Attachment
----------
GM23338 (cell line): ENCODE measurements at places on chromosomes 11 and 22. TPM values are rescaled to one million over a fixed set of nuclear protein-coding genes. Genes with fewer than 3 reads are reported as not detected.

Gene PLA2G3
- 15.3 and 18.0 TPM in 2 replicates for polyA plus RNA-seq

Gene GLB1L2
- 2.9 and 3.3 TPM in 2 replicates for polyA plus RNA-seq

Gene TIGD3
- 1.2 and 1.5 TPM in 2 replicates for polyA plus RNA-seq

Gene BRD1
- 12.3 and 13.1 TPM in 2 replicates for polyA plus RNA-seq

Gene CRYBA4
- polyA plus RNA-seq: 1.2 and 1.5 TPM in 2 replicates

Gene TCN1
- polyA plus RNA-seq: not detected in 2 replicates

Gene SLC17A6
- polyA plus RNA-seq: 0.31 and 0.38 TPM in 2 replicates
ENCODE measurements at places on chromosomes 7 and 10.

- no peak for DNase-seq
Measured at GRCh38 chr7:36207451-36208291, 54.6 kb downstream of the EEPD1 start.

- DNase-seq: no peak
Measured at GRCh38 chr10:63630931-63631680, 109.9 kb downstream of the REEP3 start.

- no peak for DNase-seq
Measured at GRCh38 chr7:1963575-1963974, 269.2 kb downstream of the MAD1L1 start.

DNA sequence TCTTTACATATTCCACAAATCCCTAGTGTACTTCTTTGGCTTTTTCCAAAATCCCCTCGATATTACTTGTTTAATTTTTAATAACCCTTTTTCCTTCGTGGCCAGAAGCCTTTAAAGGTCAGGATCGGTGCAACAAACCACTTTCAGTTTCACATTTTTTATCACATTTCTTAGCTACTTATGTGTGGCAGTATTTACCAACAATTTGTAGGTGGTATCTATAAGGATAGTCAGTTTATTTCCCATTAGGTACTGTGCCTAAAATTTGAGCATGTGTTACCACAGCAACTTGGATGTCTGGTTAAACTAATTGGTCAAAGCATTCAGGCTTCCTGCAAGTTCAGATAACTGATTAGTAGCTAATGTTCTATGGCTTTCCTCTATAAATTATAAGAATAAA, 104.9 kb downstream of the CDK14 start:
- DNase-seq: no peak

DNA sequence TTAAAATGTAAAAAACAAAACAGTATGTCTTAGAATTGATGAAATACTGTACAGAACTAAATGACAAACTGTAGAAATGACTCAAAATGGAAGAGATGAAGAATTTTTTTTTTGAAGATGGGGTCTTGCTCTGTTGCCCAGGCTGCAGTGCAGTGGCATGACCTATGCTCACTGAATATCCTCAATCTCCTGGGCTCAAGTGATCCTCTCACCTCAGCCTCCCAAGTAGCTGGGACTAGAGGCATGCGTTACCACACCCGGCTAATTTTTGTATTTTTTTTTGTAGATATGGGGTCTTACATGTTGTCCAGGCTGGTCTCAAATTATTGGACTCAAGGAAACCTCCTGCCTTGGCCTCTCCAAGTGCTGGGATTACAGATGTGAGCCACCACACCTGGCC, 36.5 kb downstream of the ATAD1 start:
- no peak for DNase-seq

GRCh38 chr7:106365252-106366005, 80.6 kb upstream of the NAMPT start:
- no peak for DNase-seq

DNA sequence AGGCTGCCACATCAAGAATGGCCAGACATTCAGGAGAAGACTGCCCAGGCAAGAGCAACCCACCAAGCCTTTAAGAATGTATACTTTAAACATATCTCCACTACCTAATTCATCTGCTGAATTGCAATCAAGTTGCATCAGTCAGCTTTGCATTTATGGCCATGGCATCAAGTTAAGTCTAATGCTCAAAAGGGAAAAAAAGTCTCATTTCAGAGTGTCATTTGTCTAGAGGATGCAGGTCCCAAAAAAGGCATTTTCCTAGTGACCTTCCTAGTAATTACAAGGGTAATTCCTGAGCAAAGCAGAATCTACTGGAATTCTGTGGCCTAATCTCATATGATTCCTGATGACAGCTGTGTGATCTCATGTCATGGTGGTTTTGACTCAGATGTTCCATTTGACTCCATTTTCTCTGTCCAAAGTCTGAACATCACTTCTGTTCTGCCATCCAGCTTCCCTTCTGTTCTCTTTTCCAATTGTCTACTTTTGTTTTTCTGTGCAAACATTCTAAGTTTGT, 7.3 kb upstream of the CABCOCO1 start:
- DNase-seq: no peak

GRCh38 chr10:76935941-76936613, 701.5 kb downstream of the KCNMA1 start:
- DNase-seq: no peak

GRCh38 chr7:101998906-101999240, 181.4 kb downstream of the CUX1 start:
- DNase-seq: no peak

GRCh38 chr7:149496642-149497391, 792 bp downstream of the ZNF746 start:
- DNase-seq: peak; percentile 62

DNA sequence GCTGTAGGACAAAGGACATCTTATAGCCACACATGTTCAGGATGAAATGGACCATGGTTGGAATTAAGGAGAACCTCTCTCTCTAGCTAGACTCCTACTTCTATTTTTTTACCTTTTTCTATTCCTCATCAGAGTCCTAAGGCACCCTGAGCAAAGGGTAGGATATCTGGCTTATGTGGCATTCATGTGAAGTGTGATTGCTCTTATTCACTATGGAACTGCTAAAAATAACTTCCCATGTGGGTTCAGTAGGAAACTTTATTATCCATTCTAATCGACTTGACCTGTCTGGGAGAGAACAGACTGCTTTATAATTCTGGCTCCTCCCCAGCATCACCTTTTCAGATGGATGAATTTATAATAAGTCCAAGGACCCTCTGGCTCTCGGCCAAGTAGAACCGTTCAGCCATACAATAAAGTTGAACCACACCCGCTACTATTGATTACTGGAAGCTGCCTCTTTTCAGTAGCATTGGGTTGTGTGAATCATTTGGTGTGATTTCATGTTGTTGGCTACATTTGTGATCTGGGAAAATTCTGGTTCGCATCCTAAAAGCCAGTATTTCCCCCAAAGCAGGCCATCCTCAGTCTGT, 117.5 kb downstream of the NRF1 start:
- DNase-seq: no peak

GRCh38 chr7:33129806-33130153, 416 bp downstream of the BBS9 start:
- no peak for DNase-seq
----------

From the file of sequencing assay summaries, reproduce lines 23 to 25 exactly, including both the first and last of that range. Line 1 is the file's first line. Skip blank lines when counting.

DNA sequence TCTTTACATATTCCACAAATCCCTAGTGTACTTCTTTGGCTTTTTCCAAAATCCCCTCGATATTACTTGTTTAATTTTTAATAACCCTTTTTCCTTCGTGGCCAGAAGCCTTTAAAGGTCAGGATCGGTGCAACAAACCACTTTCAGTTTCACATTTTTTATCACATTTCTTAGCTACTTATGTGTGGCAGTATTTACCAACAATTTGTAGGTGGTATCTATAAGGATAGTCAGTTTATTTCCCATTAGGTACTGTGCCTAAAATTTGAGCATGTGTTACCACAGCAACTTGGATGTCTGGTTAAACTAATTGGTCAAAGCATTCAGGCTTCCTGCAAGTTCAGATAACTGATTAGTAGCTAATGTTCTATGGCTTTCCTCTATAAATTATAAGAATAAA, 104.9 kb downstream of the CDK14 start:
- DNase-seq: no peak

DNA sequence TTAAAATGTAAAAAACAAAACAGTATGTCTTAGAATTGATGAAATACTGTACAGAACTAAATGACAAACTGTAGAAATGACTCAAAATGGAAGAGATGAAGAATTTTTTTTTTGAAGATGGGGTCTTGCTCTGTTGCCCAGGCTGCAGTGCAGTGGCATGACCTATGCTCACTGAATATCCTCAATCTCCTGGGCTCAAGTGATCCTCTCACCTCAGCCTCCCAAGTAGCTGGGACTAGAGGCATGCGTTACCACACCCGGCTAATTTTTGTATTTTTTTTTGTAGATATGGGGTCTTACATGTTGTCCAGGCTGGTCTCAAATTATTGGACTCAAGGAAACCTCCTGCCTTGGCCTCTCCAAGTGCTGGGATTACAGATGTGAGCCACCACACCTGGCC, 36.5 kb downstream of the ATAD1 start: